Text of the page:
is for the international control of atomic energy. It would prevent the and States from ever accepting John Foster Dulles' scheme for an interna"1. striking force to guard against Soviet aggression. Teder it, the l'nited States could not have taken Texas or Hawaii into its great
5. The President could not have traded the overage destroyers for the -sic bases in the Western Hemisphere in the last war. at these amendments would do, in effect, would be equivalent to throwing
babe with the bath water. While they would undoubtedly automatically Loh treaties as have to do with the U. N. and with human rights, they would
he same time make any treaty-making next to impossible. The CHAIRMAN. We will adjourn until 10 o'clock tomorrow morning.
Whereupon, at 6:30 p. m., the subcommittee was recessed to be genitvened at 10 a. m., Thursday, February 19, 1953.)
TREATIES AND EXECUTIVE AGREEMENTS
THURSDAY, FEBRUARY 19, 1953
UNITED STATES SENATE,
Washington, D.C. The subcommittee met, pursuant to recess, at 10 a. m. in room 4. Senate Office Building, Hon. William Langer, chairman of the mittee, presiding. Present: Senators Langer, Dirksen, and Smith of North Carolina. Also present: Senators Watkins and Bricker. Wavne H. Smithev, subcommittee counsel. The CHAIRMAN. The committee will come to order. I have some letters and telegrams here which I would like to have -ie a part of the record. The record will show the names and tresses and briefly which side they are on. Tie CHAIRMAN. Will you call the first witness ? Mr. Smithey. Mr. Frank Ober, the committee on peace and law of the American Bar Association. STATEMENT OF FRANK B. OBER, ON BEHALF OF THE COMMITTEE ON PEACE AND LAW, AMERICAN BAR ASSOCIATION, BALTIMORE Mr. OBER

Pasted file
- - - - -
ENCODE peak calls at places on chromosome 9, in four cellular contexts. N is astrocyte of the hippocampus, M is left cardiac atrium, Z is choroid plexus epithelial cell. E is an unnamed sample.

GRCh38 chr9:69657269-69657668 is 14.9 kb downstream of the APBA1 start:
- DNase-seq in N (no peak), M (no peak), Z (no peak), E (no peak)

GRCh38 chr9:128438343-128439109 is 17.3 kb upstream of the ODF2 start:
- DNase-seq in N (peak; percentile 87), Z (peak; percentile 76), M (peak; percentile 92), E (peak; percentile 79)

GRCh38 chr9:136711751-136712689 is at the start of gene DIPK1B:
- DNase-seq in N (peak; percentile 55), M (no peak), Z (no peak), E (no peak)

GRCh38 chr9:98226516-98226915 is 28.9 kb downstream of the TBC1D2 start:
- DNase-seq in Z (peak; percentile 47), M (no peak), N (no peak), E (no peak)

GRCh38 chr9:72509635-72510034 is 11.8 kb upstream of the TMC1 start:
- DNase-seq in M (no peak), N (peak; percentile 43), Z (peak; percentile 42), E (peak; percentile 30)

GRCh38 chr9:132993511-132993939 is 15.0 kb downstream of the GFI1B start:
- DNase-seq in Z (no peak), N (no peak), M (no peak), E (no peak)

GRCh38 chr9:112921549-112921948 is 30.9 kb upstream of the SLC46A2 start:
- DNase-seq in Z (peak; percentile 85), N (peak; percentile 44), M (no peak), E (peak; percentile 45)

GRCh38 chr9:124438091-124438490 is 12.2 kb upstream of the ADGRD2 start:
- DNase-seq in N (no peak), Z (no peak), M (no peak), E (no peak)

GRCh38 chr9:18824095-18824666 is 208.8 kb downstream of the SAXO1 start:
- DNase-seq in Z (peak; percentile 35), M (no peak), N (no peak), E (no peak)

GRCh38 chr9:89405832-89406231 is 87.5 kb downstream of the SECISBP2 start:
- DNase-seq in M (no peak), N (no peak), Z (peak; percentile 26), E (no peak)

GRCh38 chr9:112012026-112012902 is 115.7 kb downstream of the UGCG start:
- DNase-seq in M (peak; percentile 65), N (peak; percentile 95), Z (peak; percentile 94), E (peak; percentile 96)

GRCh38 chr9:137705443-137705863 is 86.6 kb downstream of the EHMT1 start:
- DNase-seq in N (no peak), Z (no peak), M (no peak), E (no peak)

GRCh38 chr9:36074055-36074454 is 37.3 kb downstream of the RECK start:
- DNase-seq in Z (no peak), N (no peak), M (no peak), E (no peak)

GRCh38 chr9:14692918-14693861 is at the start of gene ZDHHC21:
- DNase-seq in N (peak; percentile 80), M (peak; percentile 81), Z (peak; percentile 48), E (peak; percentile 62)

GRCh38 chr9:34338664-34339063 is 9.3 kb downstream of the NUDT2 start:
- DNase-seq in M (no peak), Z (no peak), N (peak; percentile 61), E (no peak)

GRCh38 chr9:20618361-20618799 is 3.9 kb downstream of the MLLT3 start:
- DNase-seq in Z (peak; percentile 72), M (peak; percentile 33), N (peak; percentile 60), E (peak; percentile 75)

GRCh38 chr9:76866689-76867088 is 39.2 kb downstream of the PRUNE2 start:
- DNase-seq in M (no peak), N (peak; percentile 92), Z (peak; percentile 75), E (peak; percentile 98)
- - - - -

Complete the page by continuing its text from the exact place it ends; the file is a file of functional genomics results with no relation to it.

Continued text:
. For the record my name is Frank B. Ober, 640 Mathieson Baling. Baltimore, Md. I have practiced law for 40 years within
I want to speak very briefly about the first sentence of the proposed sediment as formulated by the American Bar Association. In the *** place
, let me say that when Senator Bricker opened the hearings 22 spring, he said a great constitutional issue was at stake. I think
was never been more plainly stated than by the Secretary of State The pointed out that the treatymaking power is liable to abuse
that treaties can be used to override our Constitution and to 3-t the rights of the citizens under the Bill of Rights.
Sow, that is the reason, Mr. Chairman, that I think the first senSie which makes a treaty that conflicts with the Constitution of the #ed States is of such tremendous importance. Let me just refer
briefly to a succession of events that seemed to me to emphasize - slangers because some of the witnesses who have testified or who
testify will say, “Let's wait until some damage has been done.” Jr. Chairman, vou will remember that one of the first things : the United Nations did was to have that Declaration of E can Rights. Now that declaration, which was supposed to be ***5 a statement of aspirations, has been in effect some years. I *** to call your attention to the fact that in the United Nations
miles of this room.